In our previous study, we have shown that Fas/FasL pathway participates in the development of APAP-induced liver injury.11 Because neutrophils, in addition to NK, NKT cells, and macrophages, also might use the FasL effector system to modulate liver injury, we examined the effect of neutrophil depletion on the FasL expression in the liver. By flow cytometric analysis of isolated liver leukocytes, we found that the fraction of FasL-expressing cells among liver leukocytes was increased in APAP-challenged mice (39% ± 8%) compared with that of non-treated control mice (9% ± 6%) (Fig. 7A), and that depletion of neutrophils significantly reduced the FasL-expressing cells in the liver (22% ± 7%) in neutrophil-depleted mice (P < .05 vs. APAP-treated control mice) (Fig. 7A). Representative data of flow cytometry analysis is shown in Fig. 7B. These results indicate that neutrophils are an important cell population of hepatic inflammatory cells that express increased FasL on their cell surface.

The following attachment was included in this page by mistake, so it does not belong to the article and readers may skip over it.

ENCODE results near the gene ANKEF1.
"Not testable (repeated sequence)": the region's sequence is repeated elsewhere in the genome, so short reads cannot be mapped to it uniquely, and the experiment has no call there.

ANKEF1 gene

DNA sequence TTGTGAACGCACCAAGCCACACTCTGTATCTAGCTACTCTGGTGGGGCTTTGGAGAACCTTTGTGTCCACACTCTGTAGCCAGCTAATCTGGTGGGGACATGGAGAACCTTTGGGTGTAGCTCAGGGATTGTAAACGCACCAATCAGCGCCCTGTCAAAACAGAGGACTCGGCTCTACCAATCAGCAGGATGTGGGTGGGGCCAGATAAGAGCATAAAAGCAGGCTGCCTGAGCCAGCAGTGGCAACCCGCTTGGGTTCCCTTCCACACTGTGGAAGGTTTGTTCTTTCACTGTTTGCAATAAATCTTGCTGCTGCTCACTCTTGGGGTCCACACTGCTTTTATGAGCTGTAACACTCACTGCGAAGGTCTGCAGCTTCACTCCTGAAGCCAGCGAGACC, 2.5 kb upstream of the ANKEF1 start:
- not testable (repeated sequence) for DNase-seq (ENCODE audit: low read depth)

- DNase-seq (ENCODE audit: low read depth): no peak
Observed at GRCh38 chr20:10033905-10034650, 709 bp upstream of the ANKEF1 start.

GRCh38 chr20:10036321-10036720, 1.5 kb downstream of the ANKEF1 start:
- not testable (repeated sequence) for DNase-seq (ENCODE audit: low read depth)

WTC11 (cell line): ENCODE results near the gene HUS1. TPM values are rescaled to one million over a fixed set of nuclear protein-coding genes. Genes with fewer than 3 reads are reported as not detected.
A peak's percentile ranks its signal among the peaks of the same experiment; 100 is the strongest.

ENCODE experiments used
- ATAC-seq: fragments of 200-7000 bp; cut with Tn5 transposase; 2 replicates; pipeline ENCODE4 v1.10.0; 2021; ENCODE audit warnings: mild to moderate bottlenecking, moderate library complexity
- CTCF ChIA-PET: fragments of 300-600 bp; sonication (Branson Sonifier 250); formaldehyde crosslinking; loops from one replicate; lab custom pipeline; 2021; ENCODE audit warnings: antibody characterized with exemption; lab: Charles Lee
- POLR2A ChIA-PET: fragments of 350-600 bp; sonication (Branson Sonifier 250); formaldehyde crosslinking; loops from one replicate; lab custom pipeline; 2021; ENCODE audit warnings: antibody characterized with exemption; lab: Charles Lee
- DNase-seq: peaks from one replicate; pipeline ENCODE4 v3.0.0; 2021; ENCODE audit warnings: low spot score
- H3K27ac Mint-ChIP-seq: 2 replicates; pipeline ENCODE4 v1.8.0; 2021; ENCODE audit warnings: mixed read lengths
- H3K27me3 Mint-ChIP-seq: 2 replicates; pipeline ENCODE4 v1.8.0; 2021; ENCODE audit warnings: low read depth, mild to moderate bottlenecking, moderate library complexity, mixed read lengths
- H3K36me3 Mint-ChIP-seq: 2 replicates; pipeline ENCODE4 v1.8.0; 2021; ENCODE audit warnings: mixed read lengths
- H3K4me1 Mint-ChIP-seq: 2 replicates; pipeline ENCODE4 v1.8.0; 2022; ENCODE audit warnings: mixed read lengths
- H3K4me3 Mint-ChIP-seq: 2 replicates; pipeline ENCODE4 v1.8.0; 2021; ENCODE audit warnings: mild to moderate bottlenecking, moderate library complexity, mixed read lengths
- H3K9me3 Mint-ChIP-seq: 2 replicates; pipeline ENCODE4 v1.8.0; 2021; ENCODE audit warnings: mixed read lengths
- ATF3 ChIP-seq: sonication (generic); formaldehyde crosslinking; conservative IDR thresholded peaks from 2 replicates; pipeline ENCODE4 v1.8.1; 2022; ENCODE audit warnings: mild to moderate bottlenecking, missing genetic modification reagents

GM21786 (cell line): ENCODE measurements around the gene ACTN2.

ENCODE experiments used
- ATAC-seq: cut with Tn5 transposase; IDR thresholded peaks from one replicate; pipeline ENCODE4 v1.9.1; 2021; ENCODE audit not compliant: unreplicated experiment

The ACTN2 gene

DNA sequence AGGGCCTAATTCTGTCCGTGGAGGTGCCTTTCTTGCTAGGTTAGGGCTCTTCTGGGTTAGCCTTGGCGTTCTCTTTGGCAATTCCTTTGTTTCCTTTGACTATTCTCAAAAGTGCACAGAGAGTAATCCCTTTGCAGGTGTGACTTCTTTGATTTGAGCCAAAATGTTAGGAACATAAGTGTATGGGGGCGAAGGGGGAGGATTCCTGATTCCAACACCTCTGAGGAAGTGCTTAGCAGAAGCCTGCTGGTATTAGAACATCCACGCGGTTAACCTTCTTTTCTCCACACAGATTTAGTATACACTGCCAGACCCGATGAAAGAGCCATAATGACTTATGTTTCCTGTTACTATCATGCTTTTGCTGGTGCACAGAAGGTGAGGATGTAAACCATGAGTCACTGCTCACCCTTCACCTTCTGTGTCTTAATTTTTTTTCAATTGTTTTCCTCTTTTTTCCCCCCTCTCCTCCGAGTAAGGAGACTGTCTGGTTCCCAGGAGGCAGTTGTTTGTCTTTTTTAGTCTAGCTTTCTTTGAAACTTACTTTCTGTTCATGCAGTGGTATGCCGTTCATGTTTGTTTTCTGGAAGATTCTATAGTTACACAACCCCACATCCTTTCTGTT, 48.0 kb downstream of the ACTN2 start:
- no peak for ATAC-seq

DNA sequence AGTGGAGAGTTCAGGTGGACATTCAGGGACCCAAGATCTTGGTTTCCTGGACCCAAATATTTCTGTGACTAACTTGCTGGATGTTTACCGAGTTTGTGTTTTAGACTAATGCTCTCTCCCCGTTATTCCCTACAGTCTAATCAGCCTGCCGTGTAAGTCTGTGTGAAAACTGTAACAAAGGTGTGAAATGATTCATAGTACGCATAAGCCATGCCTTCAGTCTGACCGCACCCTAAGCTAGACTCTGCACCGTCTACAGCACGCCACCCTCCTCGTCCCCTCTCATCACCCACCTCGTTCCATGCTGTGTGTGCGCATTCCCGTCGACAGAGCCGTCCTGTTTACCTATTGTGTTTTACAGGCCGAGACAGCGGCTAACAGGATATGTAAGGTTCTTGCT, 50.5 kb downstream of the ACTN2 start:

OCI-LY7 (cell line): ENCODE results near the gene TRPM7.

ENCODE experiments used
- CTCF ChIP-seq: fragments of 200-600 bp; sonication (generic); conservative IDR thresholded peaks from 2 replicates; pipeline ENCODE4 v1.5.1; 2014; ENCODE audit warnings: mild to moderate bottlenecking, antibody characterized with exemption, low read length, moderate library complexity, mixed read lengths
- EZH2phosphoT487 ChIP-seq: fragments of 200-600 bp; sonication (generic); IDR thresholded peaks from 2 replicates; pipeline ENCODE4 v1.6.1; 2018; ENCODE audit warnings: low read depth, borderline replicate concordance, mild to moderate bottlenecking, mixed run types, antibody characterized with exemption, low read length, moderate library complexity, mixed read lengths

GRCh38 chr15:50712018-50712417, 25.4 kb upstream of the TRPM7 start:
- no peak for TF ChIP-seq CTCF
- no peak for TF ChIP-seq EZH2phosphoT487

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Figure 7. Effect of neutrophil depletion on FasL-expressing hepatic leukocytes. Hepatic leukocytes from mice with or without pre-treatment of anti-Gr-1 were isolated at 24 hours after APAP challenge (500 mg/kg), stained with biotinylated anti-FasL mAb followed by fluorescence-conjugated streptavidin, and then analyzed by flow cytometric analysis. (A) Data shown are pooled results from four repeated experiments. The means ± SEM of the percentages of FasL-expressing cells among hepatic leukocytes are plotted. *P < .05 versus non-treated mice; **P < .05 versus APAP-treated mice. (B) Representative dot plot data of flow cytometric analysis are shown. Numbers represent the percentages of FasL-expressing cells among hepatic leukocytes.

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APAP Metabolism in the Control, Anti-Gr-1–Treated, and ICAM-1–Deficient Mice: Effects on GSH Depletion and Covalent Adducts.